How we should remember Kurt Cobain
8 April, 1994. An electrician arrives at a house on Lake Washington Boulevard. He is here to install a security system. He lets himself in. Unbeknownst to him at this point, if he had rung the doorbell, nobody would have answered.
He is about to start work. The house is silent. He sees the owner of the house. Kurt Cobain is lying there, motionless. The electrician thinks he is asleep. He hasn’t yet seen the blood coming from Cobain’s ear.
Only then does the electrician see the gun pointing at Cobain’s chin.
When the police arrive, the forensics team confirm that he has been dead for three days. A suicide from a gunshot wound to the head, they determine, confirmed by a note Cobain left nearby.
Although, according to those closest to Cobain, the signs in the last month or so of his life pointed to it, Cobain’s suicide sent shockwaves around the world. It will likely never be forgotten, as we still remember him 26 years after his death.
It goes without saying that his passing was met with great sorrow. A few days later, a vigil held in his honour at a park at Seattle Centre was attended by over 7000 mourners, including his widow Courtney Love. The world had lost a talent many had described as the voice of Generation X. With it, Nirvana’s short yet illustrious career ended – his band Nirvana would never have been the same without Cobain as their frontman.
Kurt Cobain’s suicide would also later become the subject of a surprising amount of morbid fascination and controversy. Conspiracy theories began to emerge, some suggesting that Cobain didn’t kill himself but was in fact murdered. High levels of heroin and diazepam were found in his bloodstream, causing distressed fans to question how he could have fired the gun under the influence, their denial likely stemming from an inability to accept that their idol could have taken his own life. The Seattle police still regularly receive requests – sometimes as many as one a week – to re-open the enquiry into his death.
As the anniversary of his death comes around again – is this really how we want to remember him? Is this how we preserve him in history, as a tragic young man and a member of the fabled 27 Club? Speculating over the circumstances of his death, even now, won’t do anything. It won’t bring him back.
It is important to acknowledge the tragedy of his suicide and to understand that Cobain was a troubled man. He suffered from depression and addiction. His life was oftentimes difficult. That shouldn’t be ignored but it also shouldn’t be glamorised.
It is more important to instead remember how Kurt Cobain lived, rather than how he died. His legacy is first and foremost the music he made with Nirvana, that to this day still has the ability to inspire and empower. For some, it is the gateway to a love of rock music that lasts a lifetime. I still remember the first time I heard ‘Smells Like Teen Spirit’ when I was 15. I thought: “Where has this band been my entire life?” He gave us even more great music than just their signature song: ‘Heart-Shaped Box’, ‘Lithium’, ‘Breed’, ‘Come As You Are’, ‘Negative Creep’, just to name a few. These songs, two decades after their initial release, are still relevant and still capture people’s attention. That takes talent.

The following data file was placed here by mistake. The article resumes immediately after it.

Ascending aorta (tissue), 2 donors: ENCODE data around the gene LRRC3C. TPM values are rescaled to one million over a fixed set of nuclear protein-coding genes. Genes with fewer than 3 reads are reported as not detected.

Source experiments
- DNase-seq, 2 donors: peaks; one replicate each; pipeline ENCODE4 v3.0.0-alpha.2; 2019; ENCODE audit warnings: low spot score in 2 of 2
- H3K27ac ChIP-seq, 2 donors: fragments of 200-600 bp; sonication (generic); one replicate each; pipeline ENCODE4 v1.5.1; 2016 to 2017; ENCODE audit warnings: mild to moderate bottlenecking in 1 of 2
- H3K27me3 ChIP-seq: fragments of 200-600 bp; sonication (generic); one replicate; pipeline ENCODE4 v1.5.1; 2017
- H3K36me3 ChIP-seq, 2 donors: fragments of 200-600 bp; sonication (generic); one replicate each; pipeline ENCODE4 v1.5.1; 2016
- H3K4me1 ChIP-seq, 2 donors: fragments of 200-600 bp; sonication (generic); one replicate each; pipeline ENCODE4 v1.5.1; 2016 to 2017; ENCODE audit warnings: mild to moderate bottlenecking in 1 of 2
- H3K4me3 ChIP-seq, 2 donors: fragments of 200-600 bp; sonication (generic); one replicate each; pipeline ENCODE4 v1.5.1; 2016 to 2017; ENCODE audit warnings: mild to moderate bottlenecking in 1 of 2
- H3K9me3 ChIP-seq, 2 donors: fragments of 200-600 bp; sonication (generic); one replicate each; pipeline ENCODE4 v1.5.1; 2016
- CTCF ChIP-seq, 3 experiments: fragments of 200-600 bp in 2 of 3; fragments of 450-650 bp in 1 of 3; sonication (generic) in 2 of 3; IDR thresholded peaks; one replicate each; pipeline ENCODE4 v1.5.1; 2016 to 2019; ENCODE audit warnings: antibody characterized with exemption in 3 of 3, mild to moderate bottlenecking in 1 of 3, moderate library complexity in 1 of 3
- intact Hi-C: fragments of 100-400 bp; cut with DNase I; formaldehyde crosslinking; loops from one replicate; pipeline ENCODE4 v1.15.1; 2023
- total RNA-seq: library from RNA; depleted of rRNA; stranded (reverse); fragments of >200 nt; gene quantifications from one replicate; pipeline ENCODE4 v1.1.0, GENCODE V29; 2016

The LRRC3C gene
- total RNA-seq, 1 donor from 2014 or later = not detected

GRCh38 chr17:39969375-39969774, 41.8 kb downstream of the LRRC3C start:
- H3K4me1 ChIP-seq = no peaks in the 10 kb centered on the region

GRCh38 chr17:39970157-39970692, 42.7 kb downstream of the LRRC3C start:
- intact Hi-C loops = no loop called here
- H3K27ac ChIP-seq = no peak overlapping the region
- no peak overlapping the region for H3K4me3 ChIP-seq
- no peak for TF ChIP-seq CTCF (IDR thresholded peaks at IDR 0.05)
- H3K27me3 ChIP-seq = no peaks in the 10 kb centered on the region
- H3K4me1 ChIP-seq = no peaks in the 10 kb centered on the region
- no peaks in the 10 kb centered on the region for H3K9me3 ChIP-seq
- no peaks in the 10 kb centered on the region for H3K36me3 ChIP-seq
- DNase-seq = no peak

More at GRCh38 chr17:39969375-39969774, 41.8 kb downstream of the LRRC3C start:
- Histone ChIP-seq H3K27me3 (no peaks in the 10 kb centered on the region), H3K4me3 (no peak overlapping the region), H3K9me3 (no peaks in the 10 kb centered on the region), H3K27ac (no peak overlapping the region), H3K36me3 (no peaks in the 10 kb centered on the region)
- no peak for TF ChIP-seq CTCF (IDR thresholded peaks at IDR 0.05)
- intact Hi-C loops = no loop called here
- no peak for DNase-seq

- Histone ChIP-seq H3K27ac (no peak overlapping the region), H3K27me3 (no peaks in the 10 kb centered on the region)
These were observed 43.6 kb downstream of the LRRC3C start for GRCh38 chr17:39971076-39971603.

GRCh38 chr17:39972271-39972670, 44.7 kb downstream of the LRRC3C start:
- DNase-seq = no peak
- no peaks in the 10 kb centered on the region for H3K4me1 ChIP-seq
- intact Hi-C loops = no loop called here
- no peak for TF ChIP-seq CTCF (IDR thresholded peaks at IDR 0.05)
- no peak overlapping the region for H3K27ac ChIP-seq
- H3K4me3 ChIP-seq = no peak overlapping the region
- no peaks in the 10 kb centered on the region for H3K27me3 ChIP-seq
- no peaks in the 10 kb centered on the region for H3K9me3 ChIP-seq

Something we should also acknowledge when we talk about Kurt Cobain is his political progressiveness
Nirvana also pushed the grunge genre forward more than any other band. Their commercial breakthrough, 1991’s Nevermind, is credited with establishing the commercial potential of rock music, taking it from its underground roots and the specialist sections of record stores to the bright lights of the mainstream. That is a big ask for a genre that is perhaps not the most palatable to every taste (try playing ‘Territorial Pissings’ to your parents – or, on second thought don’t). What it is, then, is a testament to the power of their underground fanbase, as well as the band’s music itself for resonating with enough people to make that happen.
Something we should also acknowledge when we talk about Kurt Cobain is his political progressiveness. In the liner notes of compilation album Incesticide, he writes “If any of you in any way hate homosexuals, people of a different colour or women, please do this one favour for us… don’t come to our shows, don’t buy our records.” He continued to speak up for feminism, having often associated himself with bands of the Riot Grrrl movement, and was even known to wear dresses on stage. He also spoke up for LGBT rights in a time where it was a far more contentious subject than today, and once admitted in an interview that he ‘could be bisexual’. He also penned two anti-rape songs, ‘Polly’ from Nevermind and ‘Rape Me’ from In Utero that denounced sexual violence while also acknowledging the strength of rape survivors.
Even if he is no longer around, Kurt Cobain’s voice, his words, and his melodies can never be taken from us. When we remember him, let’s celebrate him both for the person he was and the music he made. Let that be his legacy.